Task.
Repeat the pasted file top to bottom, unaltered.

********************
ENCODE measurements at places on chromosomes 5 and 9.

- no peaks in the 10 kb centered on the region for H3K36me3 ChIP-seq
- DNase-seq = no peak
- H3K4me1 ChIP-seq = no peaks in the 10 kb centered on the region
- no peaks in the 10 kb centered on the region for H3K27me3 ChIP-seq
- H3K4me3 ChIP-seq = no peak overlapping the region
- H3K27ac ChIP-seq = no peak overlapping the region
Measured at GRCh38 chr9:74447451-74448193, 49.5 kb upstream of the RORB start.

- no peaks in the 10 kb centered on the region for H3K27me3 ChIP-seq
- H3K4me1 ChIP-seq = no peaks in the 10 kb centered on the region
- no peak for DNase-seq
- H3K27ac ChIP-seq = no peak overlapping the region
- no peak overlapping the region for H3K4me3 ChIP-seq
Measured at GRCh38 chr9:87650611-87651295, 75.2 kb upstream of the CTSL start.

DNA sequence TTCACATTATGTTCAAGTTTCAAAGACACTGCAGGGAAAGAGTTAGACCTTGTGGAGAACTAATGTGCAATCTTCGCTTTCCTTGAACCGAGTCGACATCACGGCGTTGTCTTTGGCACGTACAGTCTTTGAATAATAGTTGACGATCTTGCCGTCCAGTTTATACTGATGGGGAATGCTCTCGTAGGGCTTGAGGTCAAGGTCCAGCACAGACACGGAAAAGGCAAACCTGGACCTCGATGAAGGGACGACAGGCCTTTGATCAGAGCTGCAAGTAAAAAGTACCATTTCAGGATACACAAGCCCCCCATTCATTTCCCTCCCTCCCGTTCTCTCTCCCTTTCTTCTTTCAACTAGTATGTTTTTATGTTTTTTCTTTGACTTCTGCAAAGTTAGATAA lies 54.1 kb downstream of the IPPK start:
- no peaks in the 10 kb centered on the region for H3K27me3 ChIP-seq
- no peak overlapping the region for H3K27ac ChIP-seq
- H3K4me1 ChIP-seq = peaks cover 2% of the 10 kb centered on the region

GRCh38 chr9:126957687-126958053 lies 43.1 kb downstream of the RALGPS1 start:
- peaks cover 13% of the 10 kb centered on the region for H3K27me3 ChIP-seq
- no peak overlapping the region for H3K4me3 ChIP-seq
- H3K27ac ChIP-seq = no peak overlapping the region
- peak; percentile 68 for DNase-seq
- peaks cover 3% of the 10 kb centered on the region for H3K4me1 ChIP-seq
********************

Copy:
ENCODE measurements at places on chromosomes 5 and 9.

- no peaks in the 10 kb centered on the region for H3K36me3 ChIP-seq
- DNase-seq = no peak
- H3K4me1 ChIP-seq = no peaks in the 10 kb centered on the region
- no peaks in the 10 kb centered on the region for H3K27me3 ChIP-seq
- H3K4me3 ChIP-seq = no peak overlapping the region
- H3K27ac ChIP-seq = no peak overlapping the region
Measured at GRCh38 chr9:74447451-74448193, 49.5 kb upstream of the RORB start.

- no peaks in the 10 kb centered on the region for H3K27me3 ChIP-seq
- H3K4me1 ChIP-seq = no peaks in the 10 kb centered on the region
- no peak for DNase-seq
- H3K27ac ChIP-seq = no peak overlapping the region
- no peak overlapping the region for H3K4me3 ChIP-seq
Measured at GRCh38 chr9:87650611-87651295, 75.2 kb upstream of the CTSL start.

DNA sequence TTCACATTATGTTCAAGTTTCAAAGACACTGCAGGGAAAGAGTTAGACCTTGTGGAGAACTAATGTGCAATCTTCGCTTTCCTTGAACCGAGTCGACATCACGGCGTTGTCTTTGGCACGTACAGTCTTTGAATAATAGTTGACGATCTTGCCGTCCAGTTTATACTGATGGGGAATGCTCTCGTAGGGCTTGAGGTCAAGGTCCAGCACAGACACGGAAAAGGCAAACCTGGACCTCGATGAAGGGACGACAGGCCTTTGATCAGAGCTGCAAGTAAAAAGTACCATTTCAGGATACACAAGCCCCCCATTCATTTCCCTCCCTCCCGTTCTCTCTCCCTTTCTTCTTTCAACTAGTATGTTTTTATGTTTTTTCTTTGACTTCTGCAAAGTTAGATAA lies 54.1 kb downstream of the IPPK start:
- no peaks in the 10 kb centered on the region for H3K27me3 ChIP-seq
- no peak overlapping the region for H3K27ac ChIP-seq
- H3K4me1 ChIP-seq = peaks cover 2% of the 10 kb centered on the region

GRCh38 chr9:126957687-126958053 lies 43.1 kb downstream of the RALGPS1 start:
- peaks cover 13% of the 10 kb centered on the region for H3K27me3 ChIP-seq
- no peak overlapping the region for H3K4me3 ChIP-seq
- H3K27ac ChIP-seq = no peak overlapping the region
- peak; percentile 68 for DNase-seq
- peaks cover 3% of the 10 kb centered on the region for H3K4me1 ChIP-seq